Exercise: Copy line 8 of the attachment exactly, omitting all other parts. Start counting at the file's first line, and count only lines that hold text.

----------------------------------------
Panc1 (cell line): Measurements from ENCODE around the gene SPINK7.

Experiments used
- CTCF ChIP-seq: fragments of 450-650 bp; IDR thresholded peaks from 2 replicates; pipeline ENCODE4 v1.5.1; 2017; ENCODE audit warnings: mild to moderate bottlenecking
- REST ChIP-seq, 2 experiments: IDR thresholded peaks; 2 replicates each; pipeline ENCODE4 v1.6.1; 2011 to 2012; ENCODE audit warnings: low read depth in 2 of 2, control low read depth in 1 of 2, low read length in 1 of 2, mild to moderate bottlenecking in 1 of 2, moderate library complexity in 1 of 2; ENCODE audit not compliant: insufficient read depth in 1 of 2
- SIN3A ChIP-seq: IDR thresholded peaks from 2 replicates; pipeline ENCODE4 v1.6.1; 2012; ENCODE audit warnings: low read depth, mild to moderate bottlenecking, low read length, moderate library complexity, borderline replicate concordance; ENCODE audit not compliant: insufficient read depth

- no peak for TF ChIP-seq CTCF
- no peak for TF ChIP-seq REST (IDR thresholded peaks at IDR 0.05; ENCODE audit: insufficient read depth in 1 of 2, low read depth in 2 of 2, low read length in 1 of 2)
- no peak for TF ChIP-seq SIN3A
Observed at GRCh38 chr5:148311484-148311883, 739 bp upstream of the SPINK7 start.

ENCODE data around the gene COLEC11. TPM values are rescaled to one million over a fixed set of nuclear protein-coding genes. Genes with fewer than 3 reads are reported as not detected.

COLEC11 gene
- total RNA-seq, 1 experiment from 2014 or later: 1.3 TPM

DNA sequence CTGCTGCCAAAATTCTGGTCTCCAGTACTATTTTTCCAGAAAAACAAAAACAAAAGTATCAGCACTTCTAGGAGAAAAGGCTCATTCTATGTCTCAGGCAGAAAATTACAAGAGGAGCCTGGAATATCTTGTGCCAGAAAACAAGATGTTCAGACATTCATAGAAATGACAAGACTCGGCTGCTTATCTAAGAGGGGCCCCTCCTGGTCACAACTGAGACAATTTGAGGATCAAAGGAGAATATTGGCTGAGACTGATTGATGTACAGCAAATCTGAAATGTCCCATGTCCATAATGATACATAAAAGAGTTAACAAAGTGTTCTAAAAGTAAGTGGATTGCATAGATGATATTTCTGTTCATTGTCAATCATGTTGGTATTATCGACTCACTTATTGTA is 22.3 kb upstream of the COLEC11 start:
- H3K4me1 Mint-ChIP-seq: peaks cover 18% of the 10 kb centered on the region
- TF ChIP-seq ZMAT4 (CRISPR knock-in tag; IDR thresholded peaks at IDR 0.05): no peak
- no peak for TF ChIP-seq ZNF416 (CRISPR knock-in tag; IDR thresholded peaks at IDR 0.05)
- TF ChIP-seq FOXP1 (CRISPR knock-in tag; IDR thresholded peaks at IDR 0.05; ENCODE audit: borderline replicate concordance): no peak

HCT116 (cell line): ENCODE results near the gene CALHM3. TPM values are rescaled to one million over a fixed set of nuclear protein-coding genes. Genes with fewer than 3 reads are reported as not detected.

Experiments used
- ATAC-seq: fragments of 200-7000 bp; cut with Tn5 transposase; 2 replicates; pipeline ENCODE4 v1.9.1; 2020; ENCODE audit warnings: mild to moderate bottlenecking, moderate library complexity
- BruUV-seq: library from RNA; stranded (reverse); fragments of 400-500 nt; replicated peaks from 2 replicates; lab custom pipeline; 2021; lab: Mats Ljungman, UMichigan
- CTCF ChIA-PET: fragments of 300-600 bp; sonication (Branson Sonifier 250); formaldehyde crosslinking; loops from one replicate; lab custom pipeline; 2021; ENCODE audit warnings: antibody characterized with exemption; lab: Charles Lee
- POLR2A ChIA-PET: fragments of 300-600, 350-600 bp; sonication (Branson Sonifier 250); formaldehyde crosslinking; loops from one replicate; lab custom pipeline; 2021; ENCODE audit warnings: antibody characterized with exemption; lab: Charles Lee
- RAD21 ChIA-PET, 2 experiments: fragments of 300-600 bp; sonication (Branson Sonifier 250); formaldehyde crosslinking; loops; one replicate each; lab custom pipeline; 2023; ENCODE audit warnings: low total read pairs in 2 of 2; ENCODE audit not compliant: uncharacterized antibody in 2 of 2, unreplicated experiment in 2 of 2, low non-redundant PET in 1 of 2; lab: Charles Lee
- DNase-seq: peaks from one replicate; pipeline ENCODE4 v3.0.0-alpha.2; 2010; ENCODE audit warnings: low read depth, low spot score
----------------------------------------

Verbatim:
- no peak for TF ChIP-seq SIN3A